From DoyleGroup
Revision as of 14:43, 11 November 2010 by Eunmi C (Talk | contribs)

(diff) ← Older revision | Latest revision (diff) | Newer revision → (diff)
Jump to: navigation, search


Sympathetic cooling of molecules with cotrapped atoms is an approach toward further cooling of molecules even to the temperatures of quantum degeneracy level. Theoretical calculation predicts that NH and N have favorable properties for sympathetic cooling.

N/NH Co-trapping : 1st Generation

Elastic to Inelastic ratio of N/NH

We cooled nitrogen atoms and NH molecules to 500mK using helium vapor. The species fell into a 4T deep magnetic trap created by two superconducting coils in an anti-Helmholtz configuration. We studied the collisions of the atoms and molecules with helium to elucidate spin relaxation mechanisms. Our results show that the N/NH inelastic collision rate is small enough to cool the NH molecules with N atoms using sympathetic cooling.

Sympathetic Cooling of N/NH

For the sympathetic cooling, the background density of helium should be low enough to thermally isolate atoms and molecules from their environment. In the 1st generation experiments, the helium buffer gas density was set by desorption of helium from a film coating the inside of the trapping cell. In this experiment, we use dilution refrigerator to ensure low enough helium vapor density. N atoms and NH molecules are produced by ablating nitride targets in the hydrogen molecule environment. After creation, they fall into the magnetic trap and we can study the collision behavior of N/NH at low temperature. As we lower the depth of the trap, we can cool the N/NH mixture further to increase the phase space densities of them.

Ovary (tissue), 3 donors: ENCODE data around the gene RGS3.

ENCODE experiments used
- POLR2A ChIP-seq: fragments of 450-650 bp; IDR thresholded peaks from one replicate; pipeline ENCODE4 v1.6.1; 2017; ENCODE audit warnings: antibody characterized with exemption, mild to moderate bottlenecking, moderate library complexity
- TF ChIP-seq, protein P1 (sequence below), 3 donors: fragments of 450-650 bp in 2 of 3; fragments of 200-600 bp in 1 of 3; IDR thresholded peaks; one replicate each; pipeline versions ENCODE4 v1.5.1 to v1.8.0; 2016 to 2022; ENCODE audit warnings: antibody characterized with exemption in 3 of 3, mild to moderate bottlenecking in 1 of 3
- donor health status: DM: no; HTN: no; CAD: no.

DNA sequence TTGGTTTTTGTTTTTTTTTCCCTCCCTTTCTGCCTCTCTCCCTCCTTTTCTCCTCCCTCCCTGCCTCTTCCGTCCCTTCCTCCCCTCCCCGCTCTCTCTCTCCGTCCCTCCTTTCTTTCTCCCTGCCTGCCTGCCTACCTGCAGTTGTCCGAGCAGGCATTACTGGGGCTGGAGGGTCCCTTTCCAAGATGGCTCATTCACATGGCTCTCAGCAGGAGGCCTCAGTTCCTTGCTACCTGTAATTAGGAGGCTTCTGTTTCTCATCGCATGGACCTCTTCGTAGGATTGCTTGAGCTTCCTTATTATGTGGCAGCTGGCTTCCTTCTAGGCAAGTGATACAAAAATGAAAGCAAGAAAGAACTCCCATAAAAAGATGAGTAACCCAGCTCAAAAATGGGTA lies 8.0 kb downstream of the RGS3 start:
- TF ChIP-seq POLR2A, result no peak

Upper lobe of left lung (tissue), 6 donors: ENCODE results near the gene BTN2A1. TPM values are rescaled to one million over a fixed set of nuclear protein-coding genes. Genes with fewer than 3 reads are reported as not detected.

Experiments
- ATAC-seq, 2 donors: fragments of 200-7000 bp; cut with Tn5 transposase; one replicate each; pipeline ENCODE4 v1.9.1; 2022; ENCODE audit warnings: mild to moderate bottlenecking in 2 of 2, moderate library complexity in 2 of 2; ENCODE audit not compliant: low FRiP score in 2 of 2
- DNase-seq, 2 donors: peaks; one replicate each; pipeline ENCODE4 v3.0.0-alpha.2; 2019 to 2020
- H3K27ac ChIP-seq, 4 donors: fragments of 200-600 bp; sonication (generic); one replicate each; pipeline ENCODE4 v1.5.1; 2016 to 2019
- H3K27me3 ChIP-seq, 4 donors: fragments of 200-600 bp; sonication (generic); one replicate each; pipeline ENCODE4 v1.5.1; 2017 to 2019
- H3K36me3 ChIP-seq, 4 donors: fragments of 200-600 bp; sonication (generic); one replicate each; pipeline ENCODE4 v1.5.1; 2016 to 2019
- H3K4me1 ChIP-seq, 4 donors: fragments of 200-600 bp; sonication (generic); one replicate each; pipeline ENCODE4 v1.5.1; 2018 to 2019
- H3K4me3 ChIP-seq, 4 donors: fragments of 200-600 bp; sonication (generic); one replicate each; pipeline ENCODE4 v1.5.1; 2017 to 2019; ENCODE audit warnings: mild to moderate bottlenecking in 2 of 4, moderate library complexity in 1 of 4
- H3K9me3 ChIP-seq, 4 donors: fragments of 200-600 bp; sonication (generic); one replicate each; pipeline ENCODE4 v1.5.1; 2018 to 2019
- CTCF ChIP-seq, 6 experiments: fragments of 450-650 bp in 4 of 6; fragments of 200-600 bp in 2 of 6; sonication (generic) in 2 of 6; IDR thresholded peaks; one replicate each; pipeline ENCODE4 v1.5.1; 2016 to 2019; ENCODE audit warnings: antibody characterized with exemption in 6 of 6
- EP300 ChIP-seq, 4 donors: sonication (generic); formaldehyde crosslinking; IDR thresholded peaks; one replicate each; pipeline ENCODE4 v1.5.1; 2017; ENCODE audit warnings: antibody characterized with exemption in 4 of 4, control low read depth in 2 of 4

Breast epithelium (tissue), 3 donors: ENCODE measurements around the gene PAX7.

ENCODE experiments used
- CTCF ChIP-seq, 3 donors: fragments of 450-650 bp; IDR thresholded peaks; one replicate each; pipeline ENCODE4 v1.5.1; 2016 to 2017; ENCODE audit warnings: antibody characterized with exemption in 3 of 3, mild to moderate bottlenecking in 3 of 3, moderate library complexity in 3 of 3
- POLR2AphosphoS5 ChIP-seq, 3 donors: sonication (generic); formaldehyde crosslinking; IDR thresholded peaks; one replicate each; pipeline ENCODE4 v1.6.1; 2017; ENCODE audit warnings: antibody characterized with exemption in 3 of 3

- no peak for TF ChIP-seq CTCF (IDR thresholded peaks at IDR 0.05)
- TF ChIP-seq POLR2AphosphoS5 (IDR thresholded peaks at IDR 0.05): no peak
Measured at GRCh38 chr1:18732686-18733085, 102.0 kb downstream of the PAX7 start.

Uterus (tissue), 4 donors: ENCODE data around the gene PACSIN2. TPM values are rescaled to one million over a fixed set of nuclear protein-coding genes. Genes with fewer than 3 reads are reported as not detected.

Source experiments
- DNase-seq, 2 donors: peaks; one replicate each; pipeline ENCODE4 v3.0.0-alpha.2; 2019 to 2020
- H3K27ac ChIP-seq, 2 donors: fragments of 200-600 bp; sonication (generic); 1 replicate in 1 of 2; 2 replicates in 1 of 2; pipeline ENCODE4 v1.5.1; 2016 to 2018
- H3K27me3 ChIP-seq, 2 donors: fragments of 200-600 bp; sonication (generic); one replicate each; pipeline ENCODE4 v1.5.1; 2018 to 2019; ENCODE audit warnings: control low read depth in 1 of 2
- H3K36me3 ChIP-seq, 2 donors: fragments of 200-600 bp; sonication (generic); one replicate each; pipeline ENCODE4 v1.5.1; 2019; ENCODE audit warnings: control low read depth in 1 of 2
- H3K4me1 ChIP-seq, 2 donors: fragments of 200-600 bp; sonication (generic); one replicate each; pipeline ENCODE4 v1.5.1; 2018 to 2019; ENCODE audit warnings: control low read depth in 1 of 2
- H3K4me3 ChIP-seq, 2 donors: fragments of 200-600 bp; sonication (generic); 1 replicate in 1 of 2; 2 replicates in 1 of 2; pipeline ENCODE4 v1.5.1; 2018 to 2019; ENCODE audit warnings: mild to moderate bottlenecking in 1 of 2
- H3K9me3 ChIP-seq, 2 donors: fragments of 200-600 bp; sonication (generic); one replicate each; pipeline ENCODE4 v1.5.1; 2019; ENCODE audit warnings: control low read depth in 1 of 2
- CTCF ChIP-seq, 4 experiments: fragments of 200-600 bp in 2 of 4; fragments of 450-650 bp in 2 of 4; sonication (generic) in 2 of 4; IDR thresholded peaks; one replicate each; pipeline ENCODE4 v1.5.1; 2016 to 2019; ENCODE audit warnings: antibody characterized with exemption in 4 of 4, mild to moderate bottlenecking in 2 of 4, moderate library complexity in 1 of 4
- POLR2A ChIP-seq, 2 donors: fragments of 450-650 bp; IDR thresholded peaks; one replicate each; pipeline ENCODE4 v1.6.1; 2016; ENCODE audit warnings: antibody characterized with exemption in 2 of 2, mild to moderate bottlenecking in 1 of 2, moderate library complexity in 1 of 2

• Yat Shan Au
  • Eunmi Chae
  • Colin Connolly
  • Hsin-I Lu (Now working on CaH trapping)

Recent graduates:

  • Wes Campbell (Now as postdoc at Maryland)
  • Matt Hummon (Now a postdoc at Boulder)
  • Edem Tsikata (Now a postdoc at JPL)



Resources Page